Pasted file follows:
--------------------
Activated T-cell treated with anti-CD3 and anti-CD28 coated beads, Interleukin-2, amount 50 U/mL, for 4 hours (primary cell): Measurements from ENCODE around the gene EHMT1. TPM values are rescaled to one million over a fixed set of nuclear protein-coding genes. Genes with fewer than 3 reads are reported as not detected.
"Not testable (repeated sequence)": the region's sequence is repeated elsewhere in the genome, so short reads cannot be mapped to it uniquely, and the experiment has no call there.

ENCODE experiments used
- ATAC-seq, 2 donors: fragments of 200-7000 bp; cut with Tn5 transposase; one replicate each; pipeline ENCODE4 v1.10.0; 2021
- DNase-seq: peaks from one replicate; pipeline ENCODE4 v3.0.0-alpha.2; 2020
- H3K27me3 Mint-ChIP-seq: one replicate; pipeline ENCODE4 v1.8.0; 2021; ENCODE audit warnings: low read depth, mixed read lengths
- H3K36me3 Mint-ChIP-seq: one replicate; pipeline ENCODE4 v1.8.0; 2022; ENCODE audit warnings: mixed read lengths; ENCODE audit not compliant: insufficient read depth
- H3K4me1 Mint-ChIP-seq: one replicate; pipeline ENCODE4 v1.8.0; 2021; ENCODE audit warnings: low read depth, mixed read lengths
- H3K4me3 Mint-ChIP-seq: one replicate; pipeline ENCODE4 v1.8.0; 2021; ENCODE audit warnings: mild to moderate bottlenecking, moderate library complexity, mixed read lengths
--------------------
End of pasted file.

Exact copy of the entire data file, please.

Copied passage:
Activated T-cell treated with anti-CD3 and anti-CD28 coated beads, Interleukin-2, amount 50 U/mL, for 4 hours (primary cell): Measurements from ENCODE around the gene EHMT1. TPM values are rescaled to one million over a fixed set of nuclear protein-coding genes. Genes with fewer than 3 reads are reported as not detected.
"Not testable (repeated sequence)": the region's sequence is repeated elsewhere in the genome, so short reads cannot be mapped to it uniquely, and the experiment has no call there.

ENCODE experiments used
- ATAC-seq, 2 donors: fragments of 200-7000 bp; cut with Tn5 transposase; one replicate each; pipeline ENCODE4 v1.10.0; 2021
- DNase-seq: peaks from one replicate; pipeline ENCODE4 v3.0.0-alpha.2; 2020
- H3K27me3 Mint-ChIP-seq: one replicate; pipeline ENCODE4 v1.8.0; 2021; ENCODE audit warnings: low read depth, mixed read lengths
- H3K36me3 Mint-ChIP-seq: one replicate; pipeline ENCODE4 v1.8.0; 2022; ENCODE audit warnings: mixed read lengths; ENCODE audit not compliant: insufficient read depth
- H3K4me1 Mint-ChIP-seq: one replicate; pipeline ENCODE4 v1.8.0; 2021; ENCODE audit warnings: low read depth, mixed read lengths
- H3K4me3 Mint-ChIP-seq: one replicate; pipeline ENCODE4 v1.8.0; 2021; ENCODE audit warnings: mild to moderate bottlenecking, moderate library complexity, mixed read lengths